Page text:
5. Note that for the supply chain, you will have to keep detailed information on how the organization was affected, supplier impact and other similar information (example: Wholefoods might have been impacted by the supply chain on certain products, but if they kept the business up and running with other ones, then, they cannot claim ERC as there was not really an economic or business impact).
  6. If you want to get more technical, there is a recent IRS legal advice memorandum AM 2023-05 that expands on the supplier issues (Q&A in Notice 2021-20) giving some scenarios and then, some conclusions on each scenario.

In case any IRS agent (or even the commissioner Danny Werfel) was reading this post, we have some recommendations:

  1. Act against these ERC mills based on available public information – There are communications in writing (letters or scam letter that look like IRS official letters) with the address, name and other information on these scam organizations. Even if IRS agents mentioned that they cannot target an individual company based on an article and that they would need a whistleblower inside the organization, we consider that the scam and fraud is happening in front of the eyes of the IRS (available public information) and that these organizations will disappear and the small business owner will be on the hook for employment payroll taxes (not removed in bankruptcy).
  2. Act against these ERC mills based on Form 14242 to report an abusive tax avoidance scheme and tax return preparers who promote such schemes (note that at the time of this post, the IRS link to the Form 14242 was not loading and an error message ” Please wait…” appear on the IRS website). If you have information from taxpayers that got scammed, please, use the enforcement tools to go after these bad actors.
  3. Act against these ERC mills based on information in your databases or ERC manual paper based approval process. Recently, the IRS rejected one of our clients valid ERC refund as they claimed that the ADP power of attorney was not on the system to authorize the 941x. As a result, the IRS could run a data mining to detect what 941x where not filed by the company that filed the original 941. We have heard scary stories about claims or 941x amendments done by third parties without authorization or knowledge of the business owner (some of these cases directly from an IRS officer during one of our examination meetings). If a third party filed the 941 amended (941x) and not the usual third party payroll service or usual internal party, then, there is a high probability that an ERC mill was involved. For example, CPAs cannot charge a commission or contingent fee based on tax return refund. Additionally, the IRS advises that “… Taxpayers should avoid tax return preparers who base their fees on a percentage of the refund.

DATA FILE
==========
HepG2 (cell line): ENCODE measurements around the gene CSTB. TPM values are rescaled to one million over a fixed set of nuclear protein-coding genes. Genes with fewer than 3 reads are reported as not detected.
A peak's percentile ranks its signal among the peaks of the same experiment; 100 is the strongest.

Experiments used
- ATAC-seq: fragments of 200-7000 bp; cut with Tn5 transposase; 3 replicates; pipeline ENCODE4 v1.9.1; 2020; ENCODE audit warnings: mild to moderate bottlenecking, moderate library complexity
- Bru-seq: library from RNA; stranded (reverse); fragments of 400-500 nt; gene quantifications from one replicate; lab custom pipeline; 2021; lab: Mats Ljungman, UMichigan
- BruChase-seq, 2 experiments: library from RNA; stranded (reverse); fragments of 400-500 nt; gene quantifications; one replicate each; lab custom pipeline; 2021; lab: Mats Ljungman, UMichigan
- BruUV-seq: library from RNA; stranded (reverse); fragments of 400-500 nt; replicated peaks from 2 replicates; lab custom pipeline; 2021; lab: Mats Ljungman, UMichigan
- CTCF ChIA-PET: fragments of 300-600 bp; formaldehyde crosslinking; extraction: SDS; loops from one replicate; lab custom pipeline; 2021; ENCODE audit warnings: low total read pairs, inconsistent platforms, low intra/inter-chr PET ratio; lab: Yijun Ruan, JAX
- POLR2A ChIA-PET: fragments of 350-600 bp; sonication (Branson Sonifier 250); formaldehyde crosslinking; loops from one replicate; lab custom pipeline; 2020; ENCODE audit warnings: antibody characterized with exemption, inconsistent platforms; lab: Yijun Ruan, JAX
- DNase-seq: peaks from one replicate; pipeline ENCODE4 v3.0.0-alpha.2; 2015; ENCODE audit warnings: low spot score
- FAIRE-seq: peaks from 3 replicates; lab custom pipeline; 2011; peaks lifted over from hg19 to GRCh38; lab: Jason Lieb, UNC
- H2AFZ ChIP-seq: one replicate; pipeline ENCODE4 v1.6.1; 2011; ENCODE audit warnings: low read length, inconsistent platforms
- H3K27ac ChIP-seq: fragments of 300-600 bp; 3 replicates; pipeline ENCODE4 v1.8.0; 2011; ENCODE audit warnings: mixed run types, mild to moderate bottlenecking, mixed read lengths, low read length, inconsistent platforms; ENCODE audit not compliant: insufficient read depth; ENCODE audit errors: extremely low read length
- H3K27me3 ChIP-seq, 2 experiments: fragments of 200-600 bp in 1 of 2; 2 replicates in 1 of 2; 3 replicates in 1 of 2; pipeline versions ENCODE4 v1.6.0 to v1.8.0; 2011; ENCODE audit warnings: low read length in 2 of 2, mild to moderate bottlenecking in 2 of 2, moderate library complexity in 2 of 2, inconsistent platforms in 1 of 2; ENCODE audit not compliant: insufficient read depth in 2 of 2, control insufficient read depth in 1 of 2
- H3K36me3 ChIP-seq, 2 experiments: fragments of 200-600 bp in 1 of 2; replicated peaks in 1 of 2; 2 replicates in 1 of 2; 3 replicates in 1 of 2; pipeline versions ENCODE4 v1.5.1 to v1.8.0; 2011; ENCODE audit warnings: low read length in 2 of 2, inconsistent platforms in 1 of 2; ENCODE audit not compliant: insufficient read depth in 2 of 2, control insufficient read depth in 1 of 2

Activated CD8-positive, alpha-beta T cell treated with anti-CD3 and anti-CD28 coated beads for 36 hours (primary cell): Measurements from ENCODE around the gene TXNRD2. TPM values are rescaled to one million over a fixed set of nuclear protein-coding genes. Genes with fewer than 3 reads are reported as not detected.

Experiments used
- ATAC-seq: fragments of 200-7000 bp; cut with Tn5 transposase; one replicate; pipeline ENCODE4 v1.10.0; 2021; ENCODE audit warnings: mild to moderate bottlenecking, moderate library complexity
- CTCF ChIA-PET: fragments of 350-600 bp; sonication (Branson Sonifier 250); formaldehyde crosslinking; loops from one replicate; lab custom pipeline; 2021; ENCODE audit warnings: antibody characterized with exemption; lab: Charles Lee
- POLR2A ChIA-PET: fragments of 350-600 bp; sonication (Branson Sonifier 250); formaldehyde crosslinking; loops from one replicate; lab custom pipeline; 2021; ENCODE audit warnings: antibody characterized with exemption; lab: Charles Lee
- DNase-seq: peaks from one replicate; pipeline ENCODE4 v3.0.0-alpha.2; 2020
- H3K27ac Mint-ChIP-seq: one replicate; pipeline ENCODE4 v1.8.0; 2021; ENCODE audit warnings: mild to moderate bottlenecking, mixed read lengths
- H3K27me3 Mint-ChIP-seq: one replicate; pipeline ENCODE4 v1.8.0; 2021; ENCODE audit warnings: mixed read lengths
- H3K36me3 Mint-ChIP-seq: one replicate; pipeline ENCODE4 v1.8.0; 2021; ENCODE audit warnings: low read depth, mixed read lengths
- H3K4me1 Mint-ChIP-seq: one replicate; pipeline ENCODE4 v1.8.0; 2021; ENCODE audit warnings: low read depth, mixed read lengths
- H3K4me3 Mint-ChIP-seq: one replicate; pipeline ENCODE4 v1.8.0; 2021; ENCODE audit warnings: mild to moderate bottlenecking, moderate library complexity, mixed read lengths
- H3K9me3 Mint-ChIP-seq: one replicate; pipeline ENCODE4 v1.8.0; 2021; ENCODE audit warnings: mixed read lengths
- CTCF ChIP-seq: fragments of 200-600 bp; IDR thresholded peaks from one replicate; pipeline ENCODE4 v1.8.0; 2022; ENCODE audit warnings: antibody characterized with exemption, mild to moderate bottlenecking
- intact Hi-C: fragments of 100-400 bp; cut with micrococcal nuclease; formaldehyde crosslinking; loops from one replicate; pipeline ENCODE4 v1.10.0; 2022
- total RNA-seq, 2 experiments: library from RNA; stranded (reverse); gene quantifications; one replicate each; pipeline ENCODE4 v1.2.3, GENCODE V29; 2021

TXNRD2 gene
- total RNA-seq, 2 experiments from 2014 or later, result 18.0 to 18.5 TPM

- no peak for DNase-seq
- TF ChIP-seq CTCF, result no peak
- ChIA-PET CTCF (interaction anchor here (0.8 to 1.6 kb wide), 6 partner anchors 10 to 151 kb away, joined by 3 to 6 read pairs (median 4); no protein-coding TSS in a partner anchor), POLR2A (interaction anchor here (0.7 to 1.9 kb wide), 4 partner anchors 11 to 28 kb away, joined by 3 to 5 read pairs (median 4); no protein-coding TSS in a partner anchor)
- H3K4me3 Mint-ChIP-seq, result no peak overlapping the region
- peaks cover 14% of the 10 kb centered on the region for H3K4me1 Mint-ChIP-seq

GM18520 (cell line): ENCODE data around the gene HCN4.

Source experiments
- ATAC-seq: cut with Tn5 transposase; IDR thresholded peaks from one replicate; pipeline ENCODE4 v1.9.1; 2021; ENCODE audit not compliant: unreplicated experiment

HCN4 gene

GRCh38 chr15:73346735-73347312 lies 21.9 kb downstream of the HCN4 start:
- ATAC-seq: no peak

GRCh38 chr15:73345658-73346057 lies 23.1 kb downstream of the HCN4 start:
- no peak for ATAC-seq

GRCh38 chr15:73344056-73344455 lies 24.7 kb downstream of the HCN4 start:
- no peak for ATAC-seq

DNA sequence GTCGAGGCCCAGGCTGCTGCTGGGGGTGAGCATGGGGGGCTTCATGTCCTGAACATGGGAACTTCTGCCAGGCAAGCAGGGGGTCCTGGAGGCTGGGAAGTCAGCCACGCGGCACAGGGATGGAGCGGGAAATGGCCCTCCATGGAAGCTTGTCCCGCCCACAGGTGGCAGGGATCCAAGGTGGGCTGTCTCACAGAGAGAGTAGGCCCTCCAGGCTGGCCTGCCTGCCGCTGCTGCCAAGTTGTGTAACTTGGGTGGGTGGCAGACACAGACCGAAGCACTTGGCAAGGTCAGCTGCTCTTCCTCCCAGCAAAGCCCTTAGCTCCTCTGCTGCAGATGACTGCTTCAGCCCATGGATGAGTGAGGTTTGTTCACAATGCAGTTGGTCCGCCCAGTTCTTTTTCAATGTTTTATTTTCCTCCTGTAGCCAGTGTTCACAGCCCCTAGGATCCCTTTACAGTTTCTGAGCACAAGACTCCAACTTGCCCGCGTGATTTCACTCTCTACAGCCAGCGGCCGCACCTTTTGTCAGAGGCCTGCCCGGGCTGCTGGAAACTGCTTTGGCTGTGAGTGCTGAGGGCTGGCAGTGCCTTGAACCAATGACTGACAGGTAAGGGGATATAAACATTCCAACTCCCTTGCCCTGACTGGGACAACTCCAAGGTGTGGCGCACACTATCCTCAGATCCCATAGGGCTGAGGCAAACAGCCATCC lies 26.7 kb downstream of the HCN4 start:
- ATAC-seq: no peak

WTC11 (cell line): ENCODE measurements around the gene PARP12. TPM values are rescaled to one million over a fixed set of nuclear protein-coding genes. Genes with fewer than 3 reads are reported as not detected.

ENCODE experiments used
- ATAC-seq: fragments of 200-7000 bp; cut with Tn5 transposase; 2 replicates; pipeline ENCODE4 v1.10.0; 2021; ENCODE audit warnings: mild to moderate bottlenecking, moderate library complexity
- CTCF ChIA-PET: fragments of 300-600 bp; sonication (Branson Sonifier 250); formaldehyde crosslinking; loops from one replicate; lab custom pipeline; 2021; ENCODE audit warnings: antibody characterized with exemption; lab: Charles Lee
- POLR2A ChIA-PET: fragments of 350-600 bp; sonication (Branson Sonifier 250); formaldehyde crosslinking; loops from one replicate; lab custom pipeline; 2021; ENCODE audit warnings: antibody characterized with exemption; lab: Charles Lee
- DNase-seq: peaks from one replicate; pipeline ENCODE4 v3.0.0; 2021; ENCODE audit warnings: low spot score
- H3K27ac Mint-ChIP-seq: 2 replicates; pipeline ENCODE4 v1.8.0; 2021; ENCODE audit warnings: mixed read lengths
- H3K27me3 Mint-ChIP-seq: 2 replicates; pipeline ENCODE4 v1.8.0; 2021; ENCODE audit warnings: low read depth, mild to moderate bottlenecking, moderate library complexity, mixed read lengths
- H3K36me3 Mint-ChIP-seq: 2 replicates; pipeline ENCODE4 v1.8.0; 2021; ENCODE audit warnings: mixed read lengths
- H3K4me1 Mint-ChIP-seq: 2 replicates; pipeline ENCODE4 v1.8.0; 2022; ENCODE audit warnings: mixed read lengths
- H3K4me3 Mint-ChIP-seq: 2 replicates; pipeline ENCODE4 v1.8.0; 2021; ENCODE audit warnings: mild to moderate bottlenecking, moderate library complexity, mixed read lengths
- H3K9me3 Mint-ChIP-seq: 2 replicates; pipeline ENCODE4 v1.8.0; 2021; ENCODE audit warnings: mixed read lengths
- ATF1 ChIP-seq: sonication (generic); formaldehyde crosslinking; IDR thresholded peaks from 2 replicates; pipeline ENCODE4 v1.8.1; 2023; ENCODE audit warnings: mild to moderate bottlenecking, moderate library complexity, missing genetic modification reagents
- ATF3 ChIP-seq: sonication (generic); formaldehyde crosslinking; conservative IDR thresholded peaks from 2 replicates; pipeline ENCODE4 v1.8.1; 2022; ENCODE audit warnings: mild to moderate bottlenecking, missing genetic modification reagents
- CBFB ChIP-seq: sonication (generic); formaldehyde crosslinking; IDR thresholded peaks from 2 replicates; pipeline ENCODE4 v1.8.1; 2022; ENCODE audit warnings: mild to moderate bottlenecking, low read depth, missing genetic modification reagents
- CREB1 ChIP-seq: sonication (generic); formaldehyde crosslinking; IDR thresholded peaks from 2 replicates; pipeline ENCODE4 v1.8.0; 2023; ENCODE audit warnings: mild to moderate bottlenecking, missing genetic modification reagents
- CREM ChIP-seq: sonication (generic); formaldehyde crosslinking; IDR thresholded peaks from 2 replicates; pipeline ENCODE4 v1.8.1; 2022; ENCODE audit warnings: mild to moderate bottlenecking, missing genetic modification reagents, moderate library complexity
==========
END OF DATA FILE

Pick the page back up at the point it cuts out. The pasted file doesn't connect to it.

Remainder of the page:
4. In the future, provide easier guidance based on quantitative data such as the first way to qualify for ERC (gross receipts decline of 50% in 2020 or 20% in 2021) and avoid the qualitative or hard to determine eligibility such as government shutdown or supply chain (a stronger reference to the nominal impact – 10% reduction on gross revenues or hours would have avoided many of these fraudulent claims where these ERC mills consider that everyone qualified due to these qualitative factors).


Link Article Journal of Accountancy – Moratorium imposed on new ERC claim processing to curb abuse

Link Article Journal of Accountancy – ‘Tsunami’ of ERC claims required IRS action to halt fraud, experts say

Link Article Journal of Accountancy – ERC abuse brings renewed push for regulation of paid tax preparers